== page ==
Russian President Vladimir Putin says foreign companies that have left Russia will regret their decision.
“In today's conditions, when someone jumped off somewhere, left, chose to stop some activity here, they will regret it,” he declared at a meeting with young entrepreneurs in Moscow.
“They will regret it, not because we threaten anyone,” Putin continued. “They will regret it because Russia is a country with great potential, really.”
Putin also appeared to claim that the exodus of foreign firms from Russia was evidence of U.S. domination over other Western states and economies.
“Many regret that they have to leave. This is all a manifestation of the internal state of these countries that cannot make sovereign decisions,” he added.
He then reiterated that Russia is “a sovereign country that should be looking to the future.”
KEY DEVELOPMENTS IN THE RUSSIA-UKRAINE WAR:
— War rap: In Ukraine, an angry voice for a furious generation
— Smashed buildings in Mariupol produce caravan of death'
— Russia, Turkey back plan to export grains; Ukraine doubtful
— UN report: Ukraine war is increasing suffering of millions
Follow AP's coverage of the war in Ukraine at https://apnews.com/hub/russia-ukraine
MOSCOW — President Vladimir Putin spoke of Russia's need to “take back (territory) and defend itself” Thursday in a speech in which he compared himself to Peter the Great.
Speaking at a meeting with young entrepreneurs in Moscow, Putin drew parallels between the conquering monarch's founding of St. Petersburg and his government's annexation of territory.
“When he founded the new capital, no European country recognized it as Russia. Everybody recognized it as Sweden,” Putin said. “And Slavic people had always lived there along with Finno-Ugric people, and the territory was under the control of the Russian state.”
“What was he doing? Taking back and reinforcing. That's what he did. And it looks like it fell on us to take back and reinforce as well,” he said.
Putin also appeared to leave the door open for further territorial expansion, while asserting Russia's sovereignty.
“There is no state in between. A country is either sovereign or a colony,” he said.
“It's impossible — do you understand — impossible to build a fence around a country like Russia. And we do not intend to build that fence,” Putin added.
KYIV, Ukraine — Russian troops are trying to resume their offensive on Ukraine's southern Zaporizhzhia region in order to capture it completely, a top Ukrainian military official said Thursday.
Oleksei Gromov, deputy chief of the Main Operations Directorate of the Ukrainian Armed Forces' General Staff, said Russian forces are likely to strike out from the southern Kherson region, which is majority-controlled by Moscow, towards neighboring Zaporizhzhia.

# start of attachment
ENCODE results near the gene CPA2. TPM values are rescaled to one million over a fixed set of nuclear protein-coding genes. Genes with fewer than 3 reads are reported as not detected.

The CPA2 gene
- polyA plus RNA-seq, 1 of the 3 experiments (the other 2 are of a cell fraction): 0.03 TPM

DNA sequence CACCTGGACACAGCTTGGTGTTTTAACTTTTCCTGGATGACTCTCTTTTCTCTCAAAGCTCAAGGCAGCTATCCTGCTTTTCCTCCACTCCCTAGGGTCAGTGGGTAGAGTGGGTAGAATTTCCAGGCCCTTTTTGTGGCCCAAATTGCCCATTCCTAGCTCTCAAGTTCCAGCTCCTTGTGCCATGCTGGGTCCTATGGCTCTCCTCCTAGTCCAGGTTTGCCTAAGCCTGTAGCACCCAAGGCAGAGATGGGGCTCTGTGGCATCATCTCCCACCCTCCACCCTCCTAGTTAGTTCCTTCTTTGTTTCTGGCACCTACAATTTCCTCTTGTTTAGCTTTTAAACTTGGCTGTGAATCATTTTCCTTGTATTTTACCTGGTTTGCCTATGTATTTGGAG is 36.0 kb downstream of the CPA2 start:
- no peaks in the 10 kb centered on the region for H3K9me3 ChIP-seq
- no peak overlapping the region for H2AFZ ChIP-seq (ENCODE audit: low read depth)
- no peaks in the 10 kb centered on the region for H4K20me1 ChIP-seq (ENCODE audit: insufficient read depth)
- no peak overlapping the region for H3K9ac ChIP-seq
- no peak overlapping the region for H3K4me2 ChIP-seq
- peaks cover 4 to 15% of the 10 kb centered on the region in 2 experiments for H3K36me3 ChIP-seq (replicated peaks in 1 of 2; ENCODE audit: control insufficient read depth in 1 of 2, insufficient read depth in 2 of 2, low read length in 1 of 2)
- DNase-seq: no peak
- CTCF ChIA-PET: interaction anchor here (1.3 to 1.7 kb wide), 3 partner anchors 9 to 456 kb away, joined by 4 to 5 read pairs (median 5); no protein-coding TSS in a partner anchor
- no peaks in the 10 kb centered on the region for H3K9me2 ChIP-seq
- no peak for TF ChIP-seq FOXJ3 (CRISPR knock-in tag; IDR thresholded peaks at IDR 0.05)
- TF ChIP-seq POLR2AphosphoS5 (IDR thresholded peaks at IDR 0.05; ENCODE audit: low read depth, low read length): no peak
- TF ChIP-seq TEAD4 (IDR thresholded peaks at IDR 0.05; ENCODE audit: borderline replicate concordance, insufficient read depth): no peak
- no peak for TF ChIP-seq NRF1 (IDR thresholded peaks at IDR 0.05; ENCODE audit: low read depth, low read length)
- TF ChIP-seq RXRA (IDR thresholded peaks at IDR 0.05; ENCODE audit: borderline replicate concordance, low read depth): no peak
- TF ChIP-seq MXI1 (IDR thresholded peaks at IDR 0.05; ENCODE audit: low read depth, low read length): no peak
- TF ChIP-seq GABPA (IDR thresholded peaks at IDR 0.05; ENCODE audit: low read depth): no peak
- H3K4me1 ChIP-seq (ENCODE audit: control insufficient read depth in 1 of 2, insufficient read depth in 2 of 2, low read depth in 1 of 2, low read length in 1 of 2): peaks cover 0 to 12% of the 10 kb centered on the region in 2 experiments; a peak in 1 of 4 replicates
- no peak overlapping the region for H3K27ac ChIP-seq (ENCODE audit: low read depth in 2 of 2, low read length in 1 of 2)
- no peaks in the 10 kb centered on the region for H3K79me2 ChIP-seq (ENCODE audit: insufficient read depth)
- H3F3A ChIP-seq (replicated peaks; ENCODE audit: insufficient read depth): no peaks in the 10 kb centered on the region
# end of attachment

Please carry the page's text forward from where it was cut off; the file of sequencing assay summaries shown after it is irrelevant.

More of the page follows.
“The enemy has focused on holding the lines, but at the same time does not cease (its) attempts to resume the offensive in these areas, probably in order to reach the administrative borders of the Zaporizhzhia region,” Gromov said in a briefing hosted by Ukraine's state Ukrinform agency.
The southern part of Zaporizhzhia, including two major cities and a key nuclear plant, was overrun by Moscow's troops in the early weeks of the war, and remains in Russian hands. Kyiv continues to hold the north of the region, including the capital city of Zaporizhzhia, which was previously a staging post for evacuees from the ruined port of Mariupol.
Gromov did not rule out a Russian assault on the southern Mykolayiv region, which likewise borders Kherson, and the key cultural hub of Odesa, further west along Ukraine's Black Sea coast. He did not provide further information regarding any such planned attacks.
WASHINGTON — A resolution urging NATO to quickly admit Finland and Sweden won easy passage in the U.S. Senate Foreign Relations Committee on Thursday, in a signal of bipartisan support from lawmakers.
Democrats and Republicans on the committee approved the measure supporting the expansion and urging other NATO states to swiftly admit the two Nordic states by voice vote, with no voiced objections.
Thursday's vote had been seen as a test of Republican lawmakers' stand on the expansion, which President Joe Biden has thrown his support behind.